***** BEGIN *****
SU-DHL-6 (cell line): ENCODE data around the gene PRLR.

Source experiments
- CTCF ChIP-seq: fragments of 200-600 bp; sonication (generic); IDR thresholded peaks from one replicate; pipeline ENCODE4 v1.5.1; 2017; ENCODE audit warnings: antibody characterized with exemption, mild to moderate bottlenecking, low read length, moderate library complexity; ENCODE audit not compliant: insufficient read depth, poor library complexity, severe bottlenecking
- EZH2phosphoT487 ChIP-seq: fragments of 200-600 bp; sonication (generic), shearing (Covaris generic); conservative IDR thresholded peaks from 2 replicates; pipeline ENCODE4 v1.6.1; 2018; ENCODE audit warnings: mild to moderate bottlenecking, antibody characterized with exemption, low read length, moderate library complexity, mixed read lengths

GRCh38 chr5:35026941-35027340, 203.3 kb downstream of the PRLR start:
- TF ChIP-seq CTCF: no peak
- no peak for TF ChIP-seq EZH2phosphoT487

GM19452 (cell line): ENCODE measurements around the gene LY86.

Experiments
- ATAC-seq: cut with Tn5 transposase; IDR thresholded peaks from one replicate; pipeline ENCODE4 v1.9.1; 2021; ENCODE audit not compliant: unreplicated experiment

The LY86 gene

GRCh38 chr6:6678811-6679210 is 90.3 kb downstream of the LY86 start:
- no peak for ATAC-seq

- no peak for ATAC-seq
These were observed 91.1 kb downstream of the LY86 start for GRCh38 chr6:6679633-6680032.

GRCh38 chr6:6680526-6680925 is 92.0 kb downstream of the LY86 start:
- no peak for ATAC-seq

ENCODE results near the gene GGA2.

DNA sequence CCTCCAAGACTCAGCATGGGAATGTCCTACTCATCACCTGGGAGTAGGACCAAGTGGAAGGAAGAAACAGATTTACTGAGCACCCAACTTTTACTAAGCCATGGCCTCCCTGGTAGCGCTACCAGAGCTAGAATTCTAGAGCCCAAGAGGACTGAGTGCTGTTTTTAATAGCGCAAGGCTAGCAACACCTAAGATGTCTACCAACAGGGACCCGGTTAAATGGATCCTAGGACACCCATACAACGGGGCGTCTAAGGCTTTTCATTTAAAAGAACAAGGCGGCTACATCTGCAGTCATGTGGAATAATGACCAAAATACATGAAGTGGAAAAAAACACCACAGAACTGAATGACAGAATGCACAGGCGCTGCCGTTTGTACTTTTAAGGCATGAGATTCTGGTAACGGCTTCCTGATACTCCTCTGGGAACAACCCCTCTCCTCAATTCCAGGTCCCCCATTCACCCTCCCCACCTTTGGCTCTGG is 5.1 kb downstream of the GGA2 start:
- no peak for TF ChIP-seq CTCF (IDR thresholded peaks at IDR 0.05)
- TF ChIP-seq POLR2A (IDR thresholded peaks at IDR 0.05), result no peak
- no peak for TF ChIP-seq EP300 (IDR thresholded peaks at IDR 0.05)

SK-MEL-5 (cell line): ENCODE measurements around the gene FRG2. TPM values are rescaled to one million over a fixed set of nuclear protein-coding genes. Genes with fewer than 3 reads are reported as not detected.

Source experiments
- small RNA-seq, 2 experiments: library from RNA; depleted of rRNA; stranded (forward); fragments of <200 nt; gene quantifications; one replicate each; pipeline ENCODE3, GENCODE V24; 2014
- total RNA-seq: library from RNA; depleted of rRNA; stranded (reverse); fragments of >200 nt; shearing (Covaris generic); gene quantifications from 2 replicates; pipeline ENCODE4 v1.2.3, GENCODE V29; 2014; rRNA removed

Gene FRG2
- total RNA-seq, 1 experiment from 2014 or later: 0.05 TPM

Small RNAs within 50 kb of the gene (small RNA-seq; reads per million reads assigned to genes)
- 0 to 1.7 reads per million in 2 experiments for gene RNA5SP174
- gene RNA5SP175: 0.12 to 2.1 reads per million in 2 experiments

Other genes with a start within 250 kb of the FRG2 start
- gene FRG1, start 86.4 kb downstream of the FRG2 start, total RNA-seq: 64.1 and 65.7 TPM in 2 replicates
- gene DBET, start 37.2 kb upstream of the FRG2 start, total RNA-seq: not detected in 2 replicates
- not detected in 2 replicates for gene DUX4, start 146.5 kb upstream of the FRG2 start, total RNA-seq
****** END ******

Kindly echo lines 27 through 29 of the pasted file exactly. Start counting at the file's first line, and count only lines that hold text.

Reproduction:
Gene FRG2
- total RNA-seq, 1 experiment from 2014 or later: 0.05 TPM

Small RNAs within 50 kb of the gene (small RNA-seq; reads per million reads assigned to genes)